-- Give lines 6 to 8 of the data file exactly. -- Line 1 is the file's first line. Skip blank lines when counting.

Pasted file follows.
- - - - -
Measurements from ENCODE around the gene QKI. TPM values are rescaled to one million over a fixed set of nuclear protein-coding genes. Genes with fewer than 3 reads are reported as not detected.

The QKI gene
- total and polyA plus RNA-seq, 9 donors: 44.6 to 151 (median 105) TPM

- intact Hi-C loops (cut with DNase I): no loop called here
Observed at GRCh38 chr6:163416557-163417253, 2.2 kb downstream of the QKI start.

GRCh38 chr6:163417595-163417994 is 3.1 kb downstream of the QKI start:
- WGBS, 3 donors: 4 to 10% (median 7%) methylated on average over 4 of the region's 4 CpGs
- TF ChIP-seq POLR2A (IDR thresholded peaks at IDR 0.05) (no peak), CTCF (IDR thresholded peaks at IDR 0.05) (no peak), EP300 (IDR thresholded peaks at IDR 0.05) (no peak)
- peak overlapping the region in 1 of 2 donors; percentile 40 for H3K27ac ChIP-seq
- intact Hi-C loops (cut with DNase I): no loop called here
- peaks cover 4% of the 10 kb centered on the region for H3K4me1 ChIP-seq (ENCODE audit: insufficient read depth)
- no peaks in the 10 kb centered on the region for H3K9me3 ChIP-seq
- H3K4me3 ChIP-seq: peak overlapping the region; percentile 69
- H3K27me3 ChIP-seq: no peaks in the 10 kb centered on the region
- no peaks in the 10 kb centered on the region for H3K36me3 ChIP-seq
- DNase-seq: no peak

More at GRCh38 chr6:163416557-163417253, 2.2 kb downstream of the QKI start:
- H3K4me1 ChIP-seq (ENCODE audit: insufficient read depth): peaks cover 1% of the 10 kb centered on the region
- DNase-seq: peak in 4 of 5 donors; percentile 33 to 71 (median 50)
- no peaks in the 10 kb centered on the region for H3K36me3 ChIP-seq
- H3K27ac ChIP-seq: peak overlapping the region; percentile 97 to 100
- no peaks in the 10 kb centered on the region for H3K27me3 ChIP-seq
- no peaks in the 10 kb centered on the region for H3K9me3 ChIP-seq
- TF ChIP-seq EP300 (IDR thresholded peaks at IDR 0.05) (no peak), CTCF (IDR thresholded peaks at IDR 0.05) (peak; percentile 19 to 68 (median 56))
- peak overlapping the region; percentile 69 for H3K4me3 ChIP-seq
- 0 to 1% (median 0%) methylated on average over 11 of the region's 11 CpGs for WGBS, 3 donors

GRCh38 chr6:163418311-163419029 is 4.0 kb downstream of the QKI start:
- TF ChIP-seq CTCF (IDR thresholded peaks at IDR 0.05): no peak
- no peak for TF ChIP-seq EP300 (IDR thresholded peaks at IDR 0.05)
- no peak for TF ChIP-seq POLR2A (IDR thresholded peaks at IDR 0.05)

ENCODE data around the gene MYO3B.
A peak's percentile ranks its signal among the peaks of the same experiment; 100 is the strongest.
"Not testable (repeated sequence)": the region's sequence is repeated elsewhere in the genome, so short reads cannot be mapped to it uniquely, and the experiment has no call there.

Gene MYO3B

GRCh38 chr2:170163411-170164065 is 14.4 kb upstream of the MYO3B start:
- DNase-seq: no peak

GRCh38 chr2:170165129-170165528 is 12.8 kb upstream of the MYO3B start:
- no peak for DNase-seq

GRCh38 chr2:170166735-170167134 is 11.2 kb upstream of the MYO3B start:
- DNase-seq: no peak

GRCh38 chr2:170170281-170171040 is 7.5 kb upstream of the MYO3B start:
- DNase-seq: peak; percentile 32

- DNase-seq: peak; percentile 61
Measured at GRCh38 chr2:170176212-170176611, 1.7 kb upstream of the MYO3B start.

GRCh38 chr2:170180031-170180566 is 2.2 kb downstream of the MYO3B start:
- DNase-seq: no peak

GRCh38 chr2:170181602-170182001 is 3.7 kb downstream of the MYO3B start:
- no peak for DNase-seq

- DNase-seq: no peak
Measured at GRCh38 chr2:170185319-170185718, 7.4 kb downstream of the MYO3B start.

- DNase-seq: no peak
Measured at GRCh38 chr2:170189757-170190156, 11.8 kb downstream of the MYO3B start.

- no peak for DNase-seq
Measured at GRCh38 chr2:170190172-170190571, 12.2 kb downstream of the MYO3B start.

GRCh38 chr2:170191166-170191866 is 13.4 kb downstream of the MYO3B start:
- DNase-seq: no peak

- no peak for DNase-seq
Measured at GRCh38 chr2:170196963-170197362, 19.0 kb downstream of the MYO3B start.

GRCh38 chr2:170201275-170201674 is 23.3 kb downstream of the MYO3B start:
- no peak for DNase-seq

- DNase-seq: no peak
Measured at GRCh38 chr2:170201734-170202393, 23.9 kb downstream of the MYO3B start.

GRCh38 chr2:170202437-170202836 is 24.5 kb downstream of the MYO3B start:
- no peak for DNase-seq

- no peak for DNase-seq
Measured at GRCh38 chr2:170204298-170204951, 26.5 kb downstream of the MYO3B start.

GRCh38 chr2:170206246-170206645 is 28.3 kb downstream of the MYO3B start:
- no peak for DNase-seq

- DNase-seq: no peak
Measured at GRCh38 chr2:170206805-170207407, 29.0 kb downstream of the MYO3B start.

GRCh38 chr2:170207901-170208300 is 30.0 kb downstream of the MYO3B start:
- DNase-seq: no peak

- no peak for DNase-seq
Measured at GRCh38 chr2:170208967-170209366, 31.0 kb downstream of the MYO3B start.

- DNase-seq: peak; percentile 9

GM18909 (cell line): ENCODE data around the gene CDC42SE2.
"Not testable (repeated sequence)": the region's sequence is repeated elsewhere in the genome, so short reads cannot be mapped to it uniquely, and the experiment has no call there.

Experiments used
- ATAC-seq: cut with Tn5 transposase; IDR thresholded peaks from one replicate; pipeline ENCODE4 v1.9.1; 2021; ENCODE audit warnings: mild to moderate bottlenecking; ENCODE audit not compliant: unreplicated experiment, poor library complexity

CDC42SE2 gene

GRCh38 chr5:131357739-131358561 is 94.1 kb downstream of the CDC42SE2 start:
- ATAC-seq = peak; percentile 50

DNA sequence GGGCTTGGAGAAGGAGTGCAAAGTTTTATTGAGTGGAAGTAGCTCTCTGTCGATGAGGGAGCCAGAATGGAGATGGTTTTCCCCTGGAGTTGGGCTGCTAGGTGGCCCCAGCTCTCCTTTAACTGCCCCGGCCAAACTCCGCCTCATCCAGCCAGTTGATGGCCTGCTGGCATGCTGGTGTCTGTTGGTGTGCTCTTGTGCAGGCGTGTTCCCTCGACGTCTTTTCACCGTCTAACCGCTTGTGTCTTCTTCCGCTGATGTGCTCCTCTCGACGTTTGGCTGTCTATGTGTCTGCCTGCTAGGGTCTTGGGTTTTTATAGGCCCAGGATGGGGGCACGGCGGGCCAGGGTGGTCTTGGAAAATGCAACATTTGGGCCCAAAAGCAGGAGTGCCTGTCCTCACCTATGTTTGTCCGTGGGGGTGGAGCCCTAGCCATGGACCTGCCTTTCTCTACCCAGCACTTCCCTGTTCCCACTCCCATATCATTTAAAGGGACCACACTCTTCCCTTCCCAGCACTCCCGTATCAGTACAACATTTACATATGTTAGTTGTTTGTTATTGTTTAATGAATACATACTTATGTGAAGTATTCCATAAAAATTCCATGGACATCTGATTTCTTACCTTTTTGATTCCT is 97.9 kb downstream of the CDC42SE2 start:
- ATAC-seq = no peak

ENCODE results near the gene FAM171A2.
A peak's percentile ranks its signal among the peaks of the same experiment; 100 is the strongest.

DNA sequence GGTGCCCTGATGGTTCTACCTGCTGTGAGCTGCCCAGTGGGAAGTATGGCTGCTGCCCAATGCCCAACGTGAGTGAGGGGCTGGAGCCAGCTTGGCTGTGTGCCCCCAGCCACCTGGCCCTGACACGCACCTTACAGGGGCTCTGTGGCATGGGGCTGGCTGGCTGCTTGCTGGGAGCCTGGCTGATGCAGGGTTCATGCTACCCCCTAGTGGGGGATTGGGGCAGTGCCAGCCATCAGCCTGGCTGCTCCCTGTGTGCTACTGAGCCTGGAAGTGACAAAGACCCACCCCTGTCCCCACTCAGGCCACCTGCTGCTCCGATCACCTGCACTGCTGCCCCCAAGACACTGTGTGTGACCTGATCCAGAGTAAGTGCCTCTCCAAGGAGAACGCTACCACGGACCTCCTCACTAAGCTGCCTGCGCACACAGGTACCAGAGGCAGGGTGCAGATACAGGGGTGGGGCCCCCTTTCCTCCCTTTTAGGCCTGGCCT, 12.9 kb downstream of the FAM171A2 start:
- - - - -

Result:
GRCh38 chr6:163417595-163417994 is 3.1 kb downstream of the QKI start:
- WGBS, 3 donors: 4 to 10% (median 7%) methylated on average over 4 of the region's 4 CpGs
- TF ChIP-seq POLR2A (IDR thresholded peaks at IDR 0.05) (no peak), CTCF (IDR thresholded peaks at IDR 0.05) (no peak), EP300 (IDR thresholded peaks at IDR 0.05) (no peak)